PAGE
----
Shevchenko mastering Ukraine's transition
Ukraine the best movers in September's FIFA/Coca-Cola World Ranking
The team climbed six rungs to 29th place
Head coach Andriy Shevchenko has overseen rebuilding
There is no question that Andriy Shevchenko was among the best footballers in the world during his playing days. He went up against the game's elite during spells at AC Milan and Chelsea and was even voted European Footballer of the Year in 2004. Yet it was at his hometown club, Dynamo Kiev, that he truly became a national hero.
Two years ago, shortly before turning 40, Shevchenko entered unchartered territory by taking charge of Ukraine's national team, despite having only signed on as assistant coach a few months previously. He was faced with a huge challenge, tasked with getting the side back on track after their disappointing group stage exit at UEFA EURO 2016.
"For me it's a big honour and a big responsibility," said Shevchenko when he was officially appointed in February 2016. "I'm starting my comeback today after a four-year break. I'll do my best to repay the faith that has been put in me."
Now, 32 months later, it is safe to say that Shevchenko's qualities are not limited to playing the game but have translated to the touchline too.
Shevchenko's career statistics
111 international caps, 48 goals
Ukraine's all-time top scorer
European Player of the Year 2004
15 club titles, including the UEFA Champions League in 2004
Appointed Ukraine assistant coach in February 2016, made head coach six months later
Ukraine are the best movers in the latest FIFA/Coca-Cola World Ranking, climbing six rungs to 29th thanks to recent UEFA Nations League victories over Czech Republic, who slipped three places to 47th, and Slovakia, who stayed in 26th. Ukraine have won four and lost two of their six matches this year and even went unbeaten in 2017, winning four and drawing three.
Shevchenko's charges may not have qualified for the 2018 FIFA World Cup Russia™ out a group including Iceland and Croatia, but that is not to say their results were bad. Ukraine only lost three times – each defeat inflicted by one of that aforementioned duo – but even that meant too many points were dropped to reach the World Cup for a second time.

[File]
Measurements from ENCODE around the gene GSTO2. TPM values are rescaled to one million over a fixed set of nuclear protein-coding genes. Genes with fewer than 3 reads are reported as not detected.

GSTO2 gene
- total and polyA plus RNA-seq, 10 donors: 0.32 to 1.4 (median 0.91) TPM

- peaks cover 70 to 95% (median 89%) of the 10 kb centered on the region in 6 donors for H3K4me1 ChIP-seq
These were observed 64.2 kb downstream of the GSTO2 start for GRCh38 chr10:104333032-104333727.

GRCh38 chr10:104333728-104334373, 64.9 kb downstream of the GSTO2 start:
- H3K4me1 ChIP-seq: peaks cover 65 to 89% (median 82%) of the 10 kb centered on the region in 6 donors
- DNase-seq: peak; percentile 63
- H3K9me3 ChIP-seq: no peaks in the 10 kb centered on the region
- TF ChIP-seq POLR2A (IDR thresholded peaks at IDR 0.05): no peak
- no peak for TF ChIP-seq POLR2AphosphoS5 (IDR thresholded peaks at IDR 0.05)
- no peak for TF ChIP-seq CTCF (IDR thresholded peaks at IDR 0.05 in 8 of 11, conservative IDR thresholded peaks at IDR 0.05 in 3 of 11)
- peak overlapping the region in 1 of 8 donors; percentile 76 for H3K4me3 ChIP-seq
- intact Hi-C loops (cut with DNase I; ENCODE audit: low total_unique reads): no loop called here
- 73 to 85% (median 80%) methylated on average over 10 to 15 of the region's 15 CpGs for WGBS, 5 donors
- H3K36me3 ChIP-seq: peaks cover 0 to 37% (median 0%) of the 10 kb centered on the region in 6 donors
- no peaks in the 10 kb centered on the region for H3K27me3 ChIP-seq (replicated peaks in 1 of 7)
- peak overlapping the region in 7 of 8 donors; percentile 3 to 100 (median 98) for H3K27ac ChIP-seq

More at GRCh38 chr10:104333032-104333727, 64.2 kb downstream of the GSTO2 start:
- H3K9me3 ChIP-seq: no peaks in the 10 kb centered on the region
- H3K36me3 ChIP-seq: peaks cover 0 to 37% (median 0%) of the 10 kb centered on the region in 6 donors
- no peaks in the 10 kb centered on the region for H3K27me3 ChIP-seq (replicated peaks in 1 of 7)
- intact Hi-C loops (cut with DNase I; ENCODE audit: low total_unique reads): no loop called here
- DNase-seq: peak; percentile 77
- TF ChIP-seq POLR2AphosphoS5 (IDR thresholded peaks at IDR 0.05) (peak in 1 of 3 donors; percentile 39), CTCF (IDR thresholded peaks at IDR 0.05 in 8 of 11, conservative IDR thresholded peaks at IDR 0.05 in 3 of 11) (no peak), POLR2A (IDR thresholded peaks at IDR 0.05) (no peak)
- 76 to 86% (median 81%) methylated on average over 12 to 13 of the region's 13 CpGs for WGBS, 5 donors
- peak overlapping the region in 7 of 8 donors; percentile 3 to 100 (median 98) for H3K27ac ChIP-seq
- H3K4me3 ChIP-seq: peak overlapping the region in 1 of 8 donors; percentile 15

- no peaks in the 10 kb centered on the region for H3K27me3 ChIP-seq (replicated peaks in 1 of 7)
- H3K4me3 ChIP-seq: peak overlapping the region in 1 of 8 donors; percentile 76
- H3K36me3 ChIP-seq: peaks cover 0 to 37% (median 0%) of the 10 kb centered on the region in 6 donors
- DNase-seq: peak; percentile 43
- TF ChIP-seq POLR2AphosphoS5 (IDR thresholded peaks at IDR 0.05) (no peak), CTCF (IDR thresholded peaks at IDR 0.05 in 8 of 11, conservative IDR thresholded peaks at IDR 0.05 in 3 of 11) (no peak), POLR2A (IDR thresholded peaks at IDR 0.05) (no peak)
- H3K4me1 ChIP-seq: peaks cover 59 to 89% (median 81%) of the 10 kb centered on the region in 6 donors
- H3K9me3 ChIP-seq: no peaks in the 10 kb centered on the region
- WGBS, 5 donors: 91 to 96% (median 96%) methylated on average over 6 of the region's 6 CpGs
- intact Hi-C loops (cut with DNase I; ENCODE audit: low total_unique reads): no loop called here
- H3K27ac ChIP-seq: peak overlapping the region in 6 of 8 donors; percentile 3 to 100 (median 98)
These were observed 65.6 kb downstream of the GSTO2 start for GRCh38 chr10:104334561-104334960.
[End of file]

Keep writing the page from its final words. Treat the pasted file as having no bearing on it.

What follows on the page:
It was undeniably a bitter blow for a man as ambitious and accustomed to success as Shevchenko, but he is aware that the path he has guided his team along is still far from over.
Several key players announced their retirement from the international stage in 2016 and had to be replaced, including captain and veteran holding midfielder Anatoliy Tymoshchuk, as well as Vyacheslav Shevchuk and Oleh Husyev. Today, 34-year-old goalkeeper Andriy Pyatov is the only remaining member of the old guard still in the team.
The task now is for Shevchenko to improve and integrate the younger players into the side. It helps that many of them, such as Manchester City's Oleksandr Zinchenko, have moved to foreign clubs and gained valuable experience by doing so. Older players, including 28-year-old Andriy Yarmolenko (West Ham United) and 29-year-old Yevhen Konoplyanka (Schalke), give the team the necessary balance. Another advantage is that the vast majority of the national team squad play for Ukrainian heavyweight Shakhtar Donetsk, who are regular participants in the Champions League.
The next generation of players are also already starting to come through, with Ukraine qualifying for the FIFA U-20 World Cup Poland 2019. At the UEFA U-19 European Championship over the summer, Oleksandr Petrakov's troops finished top of Group B thanks to wins over France (2-1) and Turkey (1-0), as well as a 1-1 draw with England, before came up short against eventual champions Portugal in the semi-finals. Nevertheless, in Vladyslav Supriaha and Serhiy Buletsa, two Ukrainian players still made it into the team of the tournament.
"I hope recognition [for Ukrainian players] can come soon,” Shevchenko said in a seemingly prescient interview with FIFA.com just over a year ago. “In Ukraine we have a couple of very good young players and a few established players. I always hope for Ukrainian players to perform well, and perhaps be nominated for one of The Best awards, either for The Best Men’s Player or perhaps The Best Goalkeeper.”
That may still be some way off but, as recent results have highlighted, the seeds have been sown – and Shevchenko himself has had a significant role in that.